## Read The Serial Number

The DS1990R and similar are very simple 1-wire devices and they only support a few commands and if it is the only device on the bus then only one of these is useful. After the initilization pulse and the device has sent its presence pulse back it waits for a command byte to be transmitted from the master.

In most cases the only command you need to send is Read ROM which is either 0x33 or 0x0F. In respond the slave then sends the unique serial number stored in its memory.

Normally you would have to send the Skip ROM command or Match ROM command to select the slave device but in this case it isn't necessary because the iButton is usually the only device on the bus.

To send the Read Rom command you use the writeByte function introduced in the previous chapter:

writeByte(RPI_GPIO_P1_07, 0x33);

Now you can read the data that the slave is read to send. The slave sends eight bytes. The first byte is the family code which identifies the type of device for a simple iButton this is a 0x01. Next it sends the six bytes of the serial number and finally a CRC check byte. Often you can ignore the check byte because the transmission is reliable and getting it wrong isn't important. In this case you can't because the connection with the iButton is subject to a lot of noise.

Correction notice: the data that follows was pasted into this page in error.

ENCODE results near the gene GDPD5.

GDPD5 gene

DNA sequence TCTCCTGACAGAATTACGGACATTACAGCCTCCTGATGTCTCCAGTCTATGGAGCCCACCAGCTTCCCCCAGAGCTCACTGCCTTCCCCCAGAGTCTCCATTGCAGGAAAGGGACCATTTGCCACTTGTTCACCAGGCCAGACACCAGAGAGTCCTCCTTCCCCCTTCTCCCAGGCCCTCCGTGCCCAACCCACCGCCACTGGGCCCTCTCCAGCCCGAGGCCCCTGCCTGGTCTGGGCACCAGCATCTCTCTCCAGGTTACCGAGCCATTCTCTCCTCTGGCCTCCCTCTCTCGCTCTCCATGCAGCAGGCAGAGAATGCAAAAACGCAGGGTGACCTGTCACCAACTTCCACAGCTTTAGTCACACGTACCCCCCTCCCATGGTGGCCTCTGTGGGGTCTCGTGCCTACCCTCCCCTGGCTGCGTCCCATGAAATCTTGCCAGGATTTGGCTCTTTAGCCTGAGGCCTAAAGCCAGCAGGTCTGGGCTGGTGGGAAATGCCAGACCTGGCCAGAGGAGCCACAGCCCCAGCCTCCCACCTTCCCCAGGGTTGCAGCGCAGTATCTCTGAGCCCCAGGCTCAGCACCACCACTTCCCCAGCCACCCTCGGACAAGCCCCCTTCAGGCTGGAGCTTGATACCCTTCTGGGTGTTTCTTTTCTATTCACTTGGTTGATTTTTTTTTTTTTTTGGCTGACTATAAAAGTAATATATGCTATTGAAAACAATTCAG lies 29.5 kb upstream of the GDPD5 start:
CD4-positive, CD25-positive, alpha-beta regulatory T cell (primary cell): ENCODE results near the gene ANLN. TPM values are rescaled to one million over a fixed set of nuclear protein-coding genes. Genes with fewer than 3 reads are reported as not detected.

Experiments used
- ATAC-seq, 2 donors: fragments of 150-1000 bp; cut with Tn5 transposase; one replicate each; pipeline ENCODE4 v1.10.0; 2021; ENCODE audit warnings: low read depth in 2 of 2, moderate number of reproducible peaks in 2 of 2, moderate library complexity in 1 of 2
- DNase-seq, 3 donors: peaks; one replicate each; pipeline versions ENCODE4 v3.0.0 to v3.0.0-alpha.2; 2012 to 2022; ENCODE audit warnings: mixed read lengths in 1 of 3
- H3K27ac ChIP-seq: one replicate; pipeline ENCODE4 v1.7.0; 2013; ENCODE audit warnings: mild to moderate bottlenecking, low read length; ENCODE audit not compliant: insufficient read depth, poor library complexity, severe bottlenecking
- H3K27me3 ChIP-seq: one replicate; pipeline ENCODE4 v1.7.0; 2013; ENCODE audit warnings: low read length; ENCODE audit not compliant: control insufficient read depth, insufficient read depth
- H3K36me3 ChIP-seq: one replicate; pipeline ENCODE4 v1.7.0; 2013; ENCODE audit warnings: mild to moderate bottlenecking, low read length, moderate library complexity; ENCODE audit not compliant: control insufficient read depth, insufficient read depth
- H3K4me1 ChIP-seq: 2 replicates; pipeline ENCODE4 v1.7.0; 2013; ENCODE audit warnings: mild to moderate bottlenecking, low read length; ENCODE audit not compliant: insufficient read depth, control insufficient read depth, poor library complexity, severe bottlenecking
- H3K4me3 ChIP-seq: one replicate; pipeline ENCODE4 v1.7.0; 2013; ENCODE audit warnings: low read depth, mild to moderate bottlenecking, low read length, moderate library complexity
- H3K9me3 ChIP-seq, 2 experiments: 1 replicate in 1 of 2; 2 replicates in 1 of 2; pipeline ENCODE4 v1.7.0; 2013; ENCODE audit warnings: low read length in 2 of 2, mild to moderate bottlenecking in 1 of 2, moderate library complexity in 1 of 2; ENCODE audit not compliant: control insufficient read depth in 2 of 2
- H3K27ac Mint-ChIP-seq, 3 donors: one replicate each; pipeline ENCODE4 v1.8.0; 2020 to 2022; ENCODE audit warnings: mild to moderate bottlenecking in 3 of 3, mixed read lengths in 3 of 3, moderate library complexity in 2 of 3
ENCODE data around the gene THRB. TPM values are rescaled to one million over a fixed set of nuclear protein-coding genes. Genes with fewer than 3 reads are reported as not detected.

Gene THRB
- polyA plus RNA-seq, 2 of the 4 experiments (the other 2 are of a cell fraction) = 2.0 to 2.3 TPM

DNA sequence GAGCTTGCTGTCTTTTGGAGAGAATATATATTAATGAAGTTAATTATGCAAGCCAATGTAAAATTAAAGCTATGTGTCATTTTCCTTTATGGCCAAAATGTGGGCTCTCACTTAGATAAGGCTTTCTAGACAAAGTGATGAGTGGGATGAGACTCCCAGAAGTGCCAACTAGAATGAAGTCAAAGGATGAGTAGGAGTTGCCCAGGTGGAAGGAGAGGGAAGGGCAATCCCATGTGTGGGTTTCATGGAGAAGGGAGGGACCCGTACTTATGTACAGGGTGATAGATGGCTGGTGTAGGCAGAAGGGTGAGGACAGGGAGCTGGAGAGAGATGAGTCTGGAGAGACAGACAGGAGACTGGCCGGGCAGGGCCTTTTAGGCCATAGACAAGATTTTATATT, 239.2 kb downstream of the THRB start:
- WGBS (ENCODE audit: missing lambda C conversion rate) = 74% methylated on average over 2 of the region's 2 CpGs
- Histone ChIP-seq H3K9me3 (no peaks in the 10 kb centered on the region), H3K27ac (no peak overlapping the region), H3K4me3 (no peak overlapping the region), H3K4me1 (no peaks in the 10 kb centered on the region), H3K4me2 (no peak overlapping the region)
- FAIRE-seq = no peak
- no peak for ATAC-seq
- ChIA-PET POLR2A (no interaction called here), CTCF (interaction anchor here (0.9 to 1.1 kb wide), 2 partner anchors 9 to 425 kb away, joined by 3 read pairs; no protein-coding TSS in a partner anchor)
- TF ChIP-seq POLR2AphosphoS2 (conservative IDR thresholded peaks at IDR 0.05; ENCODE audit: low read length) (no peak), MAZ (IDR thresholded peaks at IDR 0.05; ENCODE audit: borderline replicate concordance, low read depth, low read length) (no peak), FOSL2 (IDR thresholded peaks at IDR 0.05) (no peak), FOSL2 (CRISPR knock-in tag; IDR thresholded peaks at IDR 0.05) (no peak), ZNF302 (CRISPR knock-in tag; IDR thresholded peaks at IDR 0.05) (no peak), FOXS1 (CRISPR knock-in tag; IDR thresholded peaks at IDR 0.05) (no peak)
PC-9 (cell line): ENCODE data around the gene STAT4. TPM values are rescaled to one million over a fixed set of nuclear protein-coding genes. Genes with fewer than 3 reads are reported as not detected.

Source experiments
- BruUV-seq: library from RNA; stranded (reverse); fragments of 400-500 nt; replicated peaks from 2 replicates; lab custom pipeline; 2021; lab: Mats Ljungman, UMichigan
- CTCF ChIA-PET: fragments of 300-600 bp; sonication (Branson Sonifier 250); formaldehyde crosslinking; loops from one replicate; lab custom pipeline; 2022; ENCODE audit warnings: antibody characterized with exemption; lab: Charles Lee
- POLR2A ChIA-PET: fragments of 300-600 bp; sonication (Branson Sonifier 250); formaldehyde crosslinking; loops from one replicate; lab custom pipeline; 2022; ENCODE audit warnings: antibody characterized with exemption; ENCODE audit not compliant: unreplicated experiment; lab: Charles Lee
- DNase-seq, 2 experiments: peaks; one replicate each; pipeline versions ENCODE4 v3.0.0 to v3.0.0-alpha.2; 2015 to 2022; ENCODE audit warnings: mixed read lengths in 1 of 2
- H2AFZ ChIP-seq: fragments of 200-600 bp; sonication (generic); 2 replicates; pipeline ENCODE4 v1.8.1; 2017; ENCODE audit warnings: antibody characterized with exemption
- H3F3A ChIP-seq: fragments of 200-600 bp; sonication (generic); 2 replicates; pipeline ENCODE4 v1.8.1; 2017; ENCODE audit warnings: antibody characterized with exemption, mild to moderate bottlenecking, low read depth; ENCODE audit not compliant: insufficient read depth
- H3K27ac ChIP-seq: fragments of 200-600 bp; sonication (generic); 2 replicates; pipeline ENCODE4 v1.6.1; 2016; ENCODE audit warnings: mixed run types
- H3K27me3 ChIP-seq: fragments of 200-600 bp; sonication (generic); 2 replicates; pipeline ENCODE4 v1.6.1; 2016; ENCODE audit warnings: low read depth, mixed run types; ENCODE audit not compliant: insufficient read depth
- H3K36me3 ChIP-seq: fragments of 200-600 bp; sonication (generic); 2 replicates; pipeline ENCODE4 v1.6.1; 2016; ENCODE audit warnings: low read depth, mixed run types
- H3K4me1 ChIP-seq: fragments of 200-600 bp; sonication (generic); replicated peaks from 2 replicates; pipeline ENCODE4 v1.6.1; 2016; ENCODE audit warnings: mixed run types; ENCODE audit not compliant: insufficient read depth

Reading the eight bytes is easy:

uint8_t code[8]; int i; for (i = 0; i < 8; i++) { code[i] = readByte(RPI_GPIO_P1_07); }

Now we have all of the data we need but it does need to be checked for transmission errors.

## Computing The CRC

A CRC Cyclic Redundancy Checksum is often regarded as a tough problem. However once you know the basic idea you should be able implement any CRC calculation - perhaps not in the most efficient way but it will work. For low data rate applications high efficiency isn't needed and you can make use of a direct implementation.

The data sheet specified the CRC used as a shift register:

The first thing to notice is the polynomial that defines the CRC. This is generator polynomial and in this case it is:

X^{8 }+ X^{5}+ X^{4}+ 1.

The first question to answer is what is the connection between binary values and polynomials?

The answer is that you can treat a binary number as the coefficients of a polynomial. For example 101 is

1*X^{2}+0*X+1

Each bit position corresponds to a power of X. Using this notation creates a very simple relationship between multiplying by X and a left shift. For example

1*X^{2}+0*X+1 * X = 1*X^{3}+0*X^{2}+1X+0

which corresponds to 101 <<1 == 1010.

You can see that this extends to multiplying one polynomial by another and even polynomial division - all accomplished by shifting and exclusive or.

The CRC is the remainder when you divide the polynomial that represents the data by the generator polynomial. The computation of the remainder is what the shift register specified on the data sheet does. The fact that the division can be implemented so simply in hardware is what makes this sort of CRC computation so common. All the hardware has to do is zero the shift register and feed the data into it. When all the data has been shifted in what is left in the shift register is the CRC i.e. the remainder.